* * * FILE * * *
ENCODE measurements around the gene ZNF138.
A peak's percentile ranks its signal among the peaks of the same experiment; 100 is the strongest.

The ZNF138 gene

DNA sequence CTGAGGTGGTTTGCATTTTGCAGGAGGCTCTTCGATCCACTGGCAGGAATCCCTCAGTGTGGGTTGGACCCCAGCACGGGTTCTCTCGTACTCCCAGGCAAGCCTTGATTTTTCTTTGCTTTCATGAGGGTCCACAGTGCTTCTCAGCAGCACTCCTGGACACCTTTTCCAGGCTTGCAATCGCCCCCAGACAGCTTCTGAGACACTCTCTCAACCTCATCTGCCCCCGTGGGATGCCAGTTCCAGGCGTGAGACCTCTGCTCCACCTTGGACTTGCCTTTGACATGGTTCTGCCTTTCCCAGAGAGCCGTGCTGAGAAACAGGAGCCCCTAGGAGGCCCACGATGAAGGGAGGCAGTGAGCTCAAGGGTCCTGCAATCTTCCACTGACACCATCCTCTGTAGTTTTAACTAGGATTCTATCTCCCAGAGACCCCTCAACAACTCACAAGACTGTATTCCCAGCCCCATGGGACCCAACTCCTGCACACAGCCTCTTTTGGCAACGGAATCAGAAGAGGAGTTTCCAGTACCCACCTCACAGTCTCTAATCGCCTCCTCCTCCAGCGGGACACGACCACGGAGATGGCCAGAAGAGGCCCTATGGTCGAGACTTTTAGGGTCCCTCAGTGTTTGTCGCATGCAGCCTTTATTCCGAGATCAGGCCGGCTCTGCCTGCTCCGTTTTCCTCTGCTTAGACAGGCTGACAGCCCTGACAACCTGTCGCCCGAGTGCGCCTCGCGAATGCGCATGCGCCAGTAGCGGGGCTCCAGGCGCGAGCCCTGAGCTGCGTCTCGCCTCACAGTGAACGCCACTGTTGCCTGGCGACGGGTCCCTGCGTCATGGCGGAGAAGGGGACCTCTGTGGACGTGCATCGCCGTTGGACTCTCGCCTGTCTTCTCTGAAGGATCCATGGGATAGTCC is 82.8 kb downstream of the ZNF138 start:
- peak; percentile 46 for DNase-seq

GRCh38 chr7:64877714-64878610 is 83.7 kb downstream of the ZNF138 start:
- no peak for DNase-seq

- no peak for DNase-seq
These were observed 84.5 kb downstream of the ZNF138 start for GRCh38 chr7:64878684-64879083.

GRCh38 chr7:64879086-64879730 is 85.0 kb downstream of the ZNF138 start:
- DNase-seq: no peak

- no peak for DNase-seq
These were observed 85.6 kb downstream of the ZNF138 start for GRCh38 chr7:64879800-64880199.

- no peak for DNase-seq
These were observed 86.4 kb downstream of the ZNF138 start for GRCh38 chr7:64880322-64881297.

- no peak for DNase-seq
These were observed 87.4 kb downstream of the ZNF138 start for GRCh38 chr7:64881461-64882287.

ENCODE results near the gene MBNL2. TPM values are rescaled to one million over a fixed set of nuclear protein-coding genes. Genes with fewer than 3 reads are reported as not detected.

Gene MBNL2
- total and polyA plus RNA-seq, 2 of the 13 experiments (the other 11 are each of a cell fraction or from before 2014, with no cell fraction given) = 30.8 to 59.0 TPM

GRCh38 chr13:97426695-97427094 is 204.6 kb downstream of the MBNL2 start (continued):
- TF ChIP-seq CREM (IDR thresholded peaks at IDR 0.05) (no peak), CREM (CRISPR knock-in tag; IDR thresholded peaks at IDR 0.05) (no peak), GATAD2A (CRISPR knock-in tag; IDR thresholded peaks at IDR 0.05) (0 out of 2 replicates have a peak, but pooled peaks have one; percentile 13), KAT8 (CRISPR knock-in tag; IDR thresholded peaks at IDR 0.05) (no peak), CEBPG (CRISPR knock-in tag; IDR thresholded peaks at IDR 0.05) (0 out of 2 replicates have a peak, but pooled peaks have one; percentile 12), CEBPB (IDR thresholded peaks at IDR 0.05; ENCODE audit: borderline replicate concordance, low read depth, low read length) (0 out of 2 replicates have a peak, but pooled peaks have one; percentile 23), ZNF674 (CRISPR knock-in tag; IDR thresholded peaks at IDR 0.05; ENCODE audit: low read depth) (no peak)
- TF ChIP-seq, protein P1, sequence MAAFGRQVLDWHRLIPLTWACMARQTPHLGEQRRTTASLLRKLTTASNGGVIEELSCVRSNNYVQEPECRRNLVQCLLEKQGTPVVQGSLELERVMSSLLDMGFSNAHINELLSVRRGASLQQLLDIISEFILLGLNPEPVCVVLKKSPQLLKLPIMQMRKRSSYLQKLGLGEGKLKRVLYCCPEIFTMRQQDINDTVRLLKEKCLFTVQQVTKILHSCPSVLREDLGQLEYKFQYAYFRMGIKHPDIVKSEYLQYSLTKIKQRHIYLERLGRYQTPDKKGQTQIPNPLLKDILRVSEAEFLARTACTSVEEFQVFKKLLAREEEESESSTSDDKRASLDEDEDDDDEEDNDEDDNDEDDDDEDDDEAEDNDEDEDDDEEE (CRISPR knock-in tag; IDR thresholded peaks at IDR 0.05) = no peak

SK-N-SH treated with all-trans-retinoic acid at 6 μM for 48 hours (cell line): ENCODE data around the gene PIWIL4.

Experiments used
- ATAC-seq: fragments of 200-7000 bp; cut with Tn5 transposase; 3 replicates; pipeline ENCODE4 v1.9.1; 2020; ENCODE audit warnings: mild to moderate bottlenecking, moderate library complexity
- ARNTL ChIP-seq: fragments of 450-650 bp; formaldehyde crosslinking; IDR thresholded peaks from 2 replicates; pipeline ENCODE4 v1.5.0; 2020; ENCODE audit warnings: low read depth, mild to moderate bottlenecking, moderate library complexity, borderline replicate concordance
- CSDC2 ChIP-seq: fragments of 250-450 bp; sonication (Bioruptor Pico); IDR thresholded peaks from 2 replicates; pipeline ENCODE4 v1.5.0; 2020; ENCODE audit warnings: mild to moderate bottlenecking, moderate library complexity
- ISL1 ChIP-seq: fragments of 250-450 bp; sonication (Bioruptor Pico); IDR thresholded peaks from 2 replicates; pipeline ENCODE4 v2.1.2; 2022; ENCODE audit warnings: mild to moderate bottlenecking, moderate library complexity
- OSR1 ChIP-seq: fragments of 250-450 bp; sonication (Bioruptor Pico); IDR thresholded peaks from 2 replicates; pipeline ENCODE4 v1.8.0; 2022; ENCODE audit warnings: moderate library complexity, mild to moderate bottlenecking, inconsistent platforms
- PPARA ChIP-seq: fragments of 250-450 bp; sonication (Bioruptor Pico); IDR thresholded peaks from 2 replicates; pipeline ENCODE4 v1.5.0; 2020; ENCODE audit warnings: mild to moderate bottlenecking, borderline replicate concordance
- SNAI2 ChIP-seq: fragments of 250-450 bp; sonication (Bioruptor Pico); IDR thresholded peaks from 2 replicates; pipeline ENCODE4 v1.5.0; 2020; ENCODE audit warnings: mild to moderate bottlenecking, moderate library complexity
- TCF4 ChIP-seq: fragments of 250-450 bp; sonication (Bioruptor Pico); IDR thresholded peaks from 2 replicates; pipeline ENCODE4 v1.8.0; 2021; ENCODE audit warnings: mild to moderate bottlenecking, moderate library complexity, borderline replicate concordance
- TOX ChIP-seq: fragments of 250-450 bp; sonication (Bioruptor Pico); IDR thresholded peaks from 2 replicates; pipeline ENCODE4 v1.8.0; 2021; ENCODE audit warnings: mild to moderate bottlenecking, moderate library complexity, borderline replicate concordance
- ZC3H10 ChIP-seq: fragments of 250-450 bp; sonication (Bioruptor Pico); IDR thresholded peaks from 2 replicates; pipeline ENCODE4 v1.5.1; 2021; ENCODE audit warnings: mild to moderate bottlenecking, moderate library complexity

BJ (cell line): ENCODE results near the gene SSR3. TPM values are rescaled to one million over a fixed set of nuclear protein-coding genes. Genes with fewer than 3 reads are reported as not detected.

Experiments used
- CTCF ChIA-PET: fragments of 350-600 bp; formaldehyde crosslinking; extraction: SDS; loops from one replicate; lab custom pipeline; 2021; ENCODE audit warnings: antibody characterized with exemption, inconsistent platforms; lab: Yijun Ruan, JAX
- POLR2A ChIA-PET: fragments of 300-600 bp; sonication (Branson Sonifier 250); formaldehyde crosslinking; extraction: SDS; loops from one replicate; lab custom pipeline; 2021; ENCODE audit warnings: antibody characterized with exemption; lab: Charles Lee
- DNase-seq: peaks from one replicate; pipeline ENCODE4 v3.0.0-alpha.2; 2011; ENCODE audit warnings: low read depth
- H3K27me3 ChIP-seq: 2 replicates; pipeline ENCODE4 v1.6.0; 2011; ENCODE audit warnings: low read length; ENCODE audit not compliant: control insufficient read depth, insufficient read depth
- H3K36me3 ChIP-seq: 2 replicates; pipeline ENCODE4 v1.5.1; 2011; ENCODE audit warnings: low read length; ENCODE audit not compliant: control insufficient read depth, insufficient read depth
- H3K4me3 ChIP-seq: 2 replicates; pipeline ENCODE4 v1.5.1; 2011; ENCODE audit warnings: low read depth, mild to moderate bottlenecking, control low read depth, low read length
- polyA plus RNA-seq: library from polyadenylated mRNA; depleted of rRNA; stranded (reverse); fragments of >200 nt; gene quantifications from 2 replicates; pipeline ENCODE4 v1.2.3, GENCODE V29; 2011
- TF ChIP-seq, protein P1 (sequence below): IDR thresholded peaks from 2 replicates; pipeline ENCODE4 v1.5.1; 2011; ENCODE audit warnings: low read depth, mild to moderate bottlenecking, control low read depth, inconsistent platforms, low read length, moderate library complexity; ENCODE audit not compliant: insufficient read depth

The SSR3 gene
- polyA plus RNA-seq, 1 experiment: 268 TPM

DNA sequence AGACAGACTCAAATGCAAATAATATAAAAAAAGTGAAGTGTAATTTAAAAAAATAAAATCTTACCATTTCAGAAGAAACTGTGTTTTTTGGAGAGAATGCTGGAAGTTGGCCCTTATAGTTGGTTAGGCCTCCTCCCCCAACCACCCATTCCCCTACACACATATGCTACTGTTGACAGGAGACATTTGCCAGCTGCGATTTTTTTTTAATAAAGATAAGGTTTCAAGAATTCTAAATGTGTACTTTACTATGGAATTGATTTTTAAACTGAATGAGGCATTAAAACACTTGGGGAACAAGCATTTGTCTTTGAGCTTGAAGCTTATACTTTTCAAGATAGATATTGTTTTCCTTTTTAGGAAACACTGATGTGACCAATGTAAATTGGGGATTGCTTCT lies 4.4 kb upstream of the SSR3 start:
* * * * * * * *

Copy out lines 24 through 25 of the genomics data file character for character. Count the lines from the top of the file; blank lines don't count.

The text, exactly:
SK-N-SH treated with all-trans-retinoic acid at 6 μM for 48 hours (cell line): ENCODE data around the gene PIWIL4.

Experiments used